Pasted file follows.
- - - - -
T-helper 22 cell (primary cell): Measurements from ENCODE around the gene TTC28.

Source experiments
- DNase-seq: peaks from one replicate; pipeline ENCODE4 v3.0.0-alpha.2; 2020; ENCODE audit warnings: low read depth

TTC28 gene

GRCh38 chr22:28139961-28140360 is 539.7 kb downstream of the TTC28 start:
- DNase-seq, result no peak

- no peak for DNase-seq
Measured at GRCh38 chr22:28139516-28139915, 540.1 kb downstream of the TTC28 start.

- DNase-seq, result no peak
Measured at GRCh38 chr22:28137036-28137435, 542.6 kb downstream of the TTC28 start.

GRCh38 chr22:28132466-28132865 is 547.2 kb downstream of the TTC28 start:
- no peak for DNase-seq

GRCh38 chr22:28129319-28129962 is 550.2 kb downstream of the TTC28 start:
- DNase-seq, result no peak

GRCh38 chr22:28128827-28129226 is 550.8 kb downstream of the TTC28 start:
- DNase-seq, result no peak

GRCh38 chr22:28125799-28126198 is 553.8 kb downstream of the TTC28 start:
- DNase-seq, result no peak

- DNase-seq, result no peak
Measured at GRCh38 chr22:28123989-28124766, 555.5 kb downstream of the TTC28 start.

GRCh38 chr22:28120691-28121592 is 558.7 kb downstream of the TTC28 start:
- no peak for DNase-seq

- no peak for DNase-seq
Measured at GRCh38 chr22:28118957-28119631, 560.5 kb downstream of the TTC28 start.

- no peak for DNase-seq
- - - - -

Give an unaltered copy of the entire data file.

T-helper 22 cell (primary cell): Measurements from ENCODE around the gene TTC28.

Source experiments
- DNase-seq: peaks from one replicate; pipeline ENCODE4 v3.0.0-alpha.2; 2020; ENCODE audit warnings: low read depth

TTC28 gene

GRCh38 chr22:28139961-28140360 is 539.7 kb downstream of the TTC28 start:
- DNase-seq, result no peak

- no peak for DNase-seq
Measured at GRCh38 chr22:28139516-28139915, 540.1 kb downstream of the TTC28 start.

- DNase-seq, result no peak
Measured at GRCh38 chr22:28137036-28137435, 542.6 kb downstream of the TTC28 start.

GRCh38 chr22:28132466-28132865 is 547.2 kb downstream of the TTC28 start:
- no peak for DNase-seq

GRCh38 chr22:28129319-28129962 is 550.2 kb downstream of the TTC28 start:
- DNase-seq, result no peak

GRCh38 chr22:28128827-28129226 is 550.8 kb downstream of the TTC28 start:
- DNase-seq, result no peak

GRCh38 chr22:28125799-28126198 is 553.8 kb downstream of the TTC28 start:
- DNase-seq, result no peak

- DNase-seq, result no peak
Measured at GRCh38 chr22:28123989-28124766, 555.5 kb downstream of the TTC28 start.

GRCh38 chr22:28120691-28121592 is 558.7 kb downstream of the TTC28 start:
- no peak for DNase-seq

- no peak for DNase-seq
Measured at GRCh38 chr22:28118957-28119631, 560.5 kb downstream of the TTC28 start.

- no peak for DNase-seq